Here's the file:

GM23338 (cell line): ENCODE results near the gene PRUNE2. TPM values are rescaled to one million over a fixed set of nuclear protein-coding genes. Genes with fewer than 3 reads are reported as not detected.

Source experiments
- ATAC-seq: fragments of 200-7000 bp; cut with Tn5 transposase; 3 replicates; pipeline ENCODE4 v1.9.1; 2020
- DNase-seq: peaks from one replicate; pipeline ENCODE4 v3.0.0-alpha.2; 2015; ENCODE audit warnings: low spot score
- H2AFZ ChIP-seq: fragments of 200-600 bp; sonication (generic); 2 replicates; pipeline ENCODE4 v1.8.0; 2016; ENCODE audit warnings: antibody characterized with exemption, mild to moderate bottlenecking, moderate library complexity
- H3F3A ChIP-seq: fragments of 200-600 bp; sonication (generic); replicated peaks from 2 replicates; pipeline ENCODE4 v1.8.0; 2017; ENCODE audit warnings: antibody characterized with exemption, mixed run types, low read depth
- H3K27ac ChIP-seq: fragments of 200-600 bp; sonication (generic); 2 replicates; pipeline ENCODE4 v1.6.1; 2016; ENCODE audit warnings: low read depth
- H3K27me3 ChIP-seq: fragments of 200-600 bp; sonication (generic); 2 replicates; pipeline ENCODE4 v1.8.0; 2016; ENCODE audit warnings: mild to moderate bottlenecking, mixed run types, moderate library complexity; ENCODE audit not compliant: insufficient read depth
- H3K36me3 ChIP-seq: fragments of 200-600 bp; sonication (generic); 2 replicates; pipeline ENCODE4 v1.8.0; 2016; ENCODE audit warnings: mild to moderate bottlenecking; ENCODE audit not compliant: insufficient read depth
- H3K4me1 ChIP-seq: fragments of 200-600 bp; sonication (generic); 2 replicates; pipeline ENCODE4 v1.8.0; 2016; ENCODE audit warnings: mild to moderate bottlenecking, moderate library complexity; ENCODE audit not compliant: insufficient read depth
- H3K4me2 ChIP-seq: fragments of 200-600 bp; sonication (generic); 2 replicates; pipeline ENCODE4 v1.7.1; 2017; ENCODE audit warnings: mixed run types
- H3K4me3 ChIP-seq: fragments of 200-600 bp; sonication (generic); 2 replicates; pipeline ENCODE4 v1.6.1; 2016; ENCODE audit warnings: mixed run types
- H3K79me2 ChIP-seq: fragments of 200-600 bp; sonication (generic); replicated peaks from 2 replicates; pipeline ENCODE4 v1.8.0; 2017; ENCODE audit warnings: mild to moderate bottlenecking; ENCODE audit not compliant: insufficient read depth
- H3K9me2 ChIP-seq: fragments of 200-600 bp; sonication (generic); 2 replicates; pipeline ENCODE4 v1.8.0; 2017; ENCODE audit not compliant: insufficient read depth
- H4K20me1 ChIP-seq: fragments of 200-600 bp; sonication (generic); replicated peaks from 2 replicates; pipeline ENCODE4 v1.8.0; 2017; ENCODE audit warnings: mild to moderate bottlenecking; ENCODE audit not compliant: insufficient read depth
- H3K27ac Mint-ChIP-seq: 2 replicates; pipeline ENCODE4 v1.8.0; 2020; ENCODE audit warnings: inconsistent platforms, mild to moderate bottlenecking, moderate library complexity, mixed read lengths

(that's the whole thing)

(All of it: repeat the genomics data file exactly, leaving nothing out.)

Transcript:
GM23338 (cell line): ENCODE results near the gene PRUNE2. TPM values are rescaled to one million over a fixed set of nuclear protein-coding genes. Genes with fewer than 3 reads are reported as not detected.

Source experiments
- ATAC-seq: fragments of 200-7000 bp; cut with Tn5 transposase; 3 replicates; pipeline ENCODE4 v1.9.1; 2020
- DNase-seq: peaks from one replicate; pipeline ENCODE4 v3.0.0-alpha.2; 2015; ENCODE audit warnings: low spot score
- H2AFZ ChIP-seq: fragments of 200-600 bp; sonication (generic); 2 replicates; pipeline ENCODE4 v1.8.0; 2016; ENCODE audit warnings: antibody characterized with exemption, mild to moderate bottlenecking, moderate library complexity
- H3F3A ChIP-seq: fragments of 200-600 bp; sonication (generic); replicated peaks from 2 replicates; pipeline ENCODE4 v1.8.0; 2017; ENCODE audit warnings: antibody characterized with exemption, mixed run types, low read depth
- H3K27ac ChIP-seq: fragments of 200-600 bp; sonication (generic); 2 replicates; pipeline ENCODE4 v1.6.1; 2016; ENCODE audit warnings: low read depth
- H3K27me3 ChIP-seq: fragments of 200-600 bp; sonication (generic); 2 replicates; pipeline ENCODE4 v1.8.0; 2016; ENCODE audit warnings: mild to moderate bottlenecking, mixed run types, moderate library complexity; ENCODE audit not compliant: insufficient read depth
- H3K36me3 ChIP-seq: fragments of 200-600 bp; sonication (generic); 2 replicates; pipeline ENCODE4 v1.8.0; 2016; ENCODE audit warnings: mild to moderate bottlenecking; ENCODE audit not compliant: insufficient read depth
- H3K4me1 ChIP-seq: fragments of 200-600 bp; sonication (generic); 2 replicates; pipeline ENCODE4 v1.8.0; 2016; ENCODE audit warnings: mild to moderate bottlenecking, moderate library complexity; ENCODE audit not compliant: insufficient read depth
- H3K4me2 ChIP-seq: fragments of 200-600 bp; sonication (generic); 2 replicates; pipeline ENCODE4 v1.7.1; 2017; ENCODE audit warnings: mixed run types
- H3K4me3 ChIP-seq: fragments of 200-600 bp; sonication (generic); 2 replicates; pipeline ENCODE4 v1.6.1; 2016; ENCODE audit warnings: mixed run types
- H3K79me2 ChIP-seq: fragments of 200-600 bp; sonication (generic); replicated peaks from 2 replicates; pipeline ENCODE4 v1.8.0; 2017; ENCODE audit warnings: mild to moderate bottlenecking; ENCODE audit not compliant: insufficient read depth
- H3K9me2 ChIP-seq: fragments of 200-600 bp; sonication (generic); 2 replicates; pipeline ENCODE4 v1.8.0; 2017; ENCODE audit not compliant: insufficient read depth
- H4K20me1 ChIP-seq: fragments of 200-600 bp; sonication (generic); replicated peaks from 2 replicates; pipeline ENCODE4 v1.8.0; 2017; ENCODE audit warnings: mild to moderate bottlenecking; ENCODE audit not compliant: insufficient read depth
- H3K27ac Mint-ChIP-seq: 2 replicates; pipeline ENCODE4 v1.8.0; 2020; ENCODE audit warnings: inconsistent platforms, mild to moderate bottlenecking, moderate library complexity, mixed read lengths